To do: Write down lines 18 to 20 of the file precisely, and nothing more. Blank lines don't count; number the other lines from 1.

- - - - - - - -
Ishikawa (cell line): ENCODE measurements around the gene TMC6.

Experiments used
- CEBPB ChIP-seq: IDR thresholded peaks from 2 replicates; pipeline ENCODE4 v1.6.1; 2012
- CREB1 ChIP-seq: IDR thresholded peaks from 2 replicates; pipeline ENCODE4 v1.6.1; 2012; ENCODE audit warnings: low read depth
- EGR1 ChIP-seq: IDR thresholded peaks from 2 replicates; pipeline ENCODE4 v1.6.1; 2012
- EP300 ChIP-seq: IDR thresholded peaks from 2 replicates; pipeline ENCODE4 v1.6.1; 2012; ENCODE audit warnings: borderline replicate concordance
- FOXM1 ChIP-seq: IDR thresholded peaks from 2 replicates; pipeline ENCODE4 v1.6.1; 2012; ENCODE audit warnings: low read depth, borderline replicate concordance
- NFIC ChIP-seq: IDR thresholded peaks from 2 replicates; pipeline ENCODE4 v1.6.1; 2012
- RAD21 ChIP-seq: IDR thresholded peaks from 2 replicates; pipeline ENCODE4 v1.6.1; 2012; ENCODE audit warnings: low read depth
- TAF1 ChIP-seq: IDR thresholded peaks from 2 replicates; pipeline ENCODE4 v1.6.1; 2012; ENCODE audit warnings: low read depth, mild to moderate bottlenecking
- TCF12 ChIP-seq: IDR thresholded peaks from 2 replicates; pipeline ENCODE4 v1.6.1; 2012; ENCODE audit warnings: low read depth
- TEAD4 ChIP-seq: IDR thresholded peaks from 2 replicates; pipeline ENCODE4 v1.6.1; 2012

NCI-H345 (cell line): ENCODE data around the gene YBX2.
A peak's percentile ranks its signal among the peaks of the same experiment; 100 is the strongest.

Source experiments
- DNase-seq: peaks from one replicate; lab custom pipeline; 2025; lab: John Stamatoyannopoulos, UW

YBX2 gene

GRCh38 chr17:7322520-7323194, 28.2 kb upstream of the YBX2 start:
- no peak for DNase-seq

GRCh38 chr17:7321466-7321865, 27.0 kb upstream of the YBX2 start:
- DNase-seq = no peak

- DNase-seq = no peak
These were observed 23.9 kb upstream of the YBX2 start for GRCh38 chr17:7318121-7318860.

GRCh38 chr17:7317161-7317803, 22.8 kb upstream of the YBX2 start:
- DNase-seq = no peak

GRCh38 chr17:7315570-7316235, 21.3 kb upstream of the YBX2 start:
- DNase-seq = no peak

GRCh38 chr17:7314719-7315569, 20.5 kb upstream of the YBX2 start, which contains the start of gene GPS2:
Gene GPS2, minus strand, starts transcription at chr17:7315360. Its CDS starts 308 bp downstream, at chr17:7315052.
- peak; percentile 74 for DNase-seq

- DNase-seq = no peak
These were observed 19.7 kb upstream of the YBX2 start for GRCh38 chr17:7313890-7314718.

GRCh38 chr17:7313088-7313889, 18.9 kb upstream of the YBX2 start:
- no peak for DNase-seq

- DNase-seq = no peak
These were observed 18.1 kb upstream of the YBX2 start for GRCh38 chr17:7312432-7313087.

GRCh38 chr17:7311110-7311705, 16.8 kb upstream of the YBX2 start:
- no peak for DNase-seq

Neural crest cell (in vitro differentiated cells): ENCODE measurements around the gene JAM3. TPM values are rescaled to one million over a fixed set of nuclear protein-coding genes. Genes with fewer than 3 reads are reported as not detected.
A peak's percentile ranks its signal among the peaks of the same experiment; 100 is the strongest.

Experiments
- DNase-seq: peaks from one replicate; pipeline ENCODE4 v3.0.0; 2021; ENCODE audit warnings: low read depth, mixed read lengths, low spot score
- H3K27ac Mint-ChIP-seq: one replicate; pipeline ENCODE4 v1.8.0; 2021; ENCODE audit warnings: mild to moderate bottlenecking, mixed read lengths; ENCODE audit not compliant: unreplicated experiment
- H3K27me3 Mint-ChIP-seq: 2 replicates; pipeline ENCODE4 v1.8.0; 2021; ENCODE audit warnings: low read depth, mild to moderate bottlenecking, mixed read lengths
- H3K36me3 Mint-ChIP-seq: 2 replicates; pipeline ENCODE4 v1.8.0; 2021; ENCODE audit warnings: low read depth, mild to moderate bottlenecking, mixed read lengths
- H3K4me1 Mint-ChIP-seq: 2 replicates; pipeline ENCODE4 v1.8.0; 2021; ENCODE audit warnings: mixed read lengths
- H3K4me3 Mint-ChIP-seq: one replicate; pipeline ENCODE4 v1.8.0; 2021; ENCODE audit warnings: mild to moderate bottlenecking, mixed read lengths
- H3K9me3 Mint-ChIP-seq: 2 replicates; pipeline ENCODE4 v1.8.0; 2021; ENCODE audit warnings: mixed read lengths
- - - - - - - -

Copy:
GRCh38 chr17:7322520-7323194, 28.2 kb upstream of the YBX2 start:
- no peak for DNase-seq

GRCh38 chr17:7321466-7321865, 27.0 kb upstream of the YBX2 start: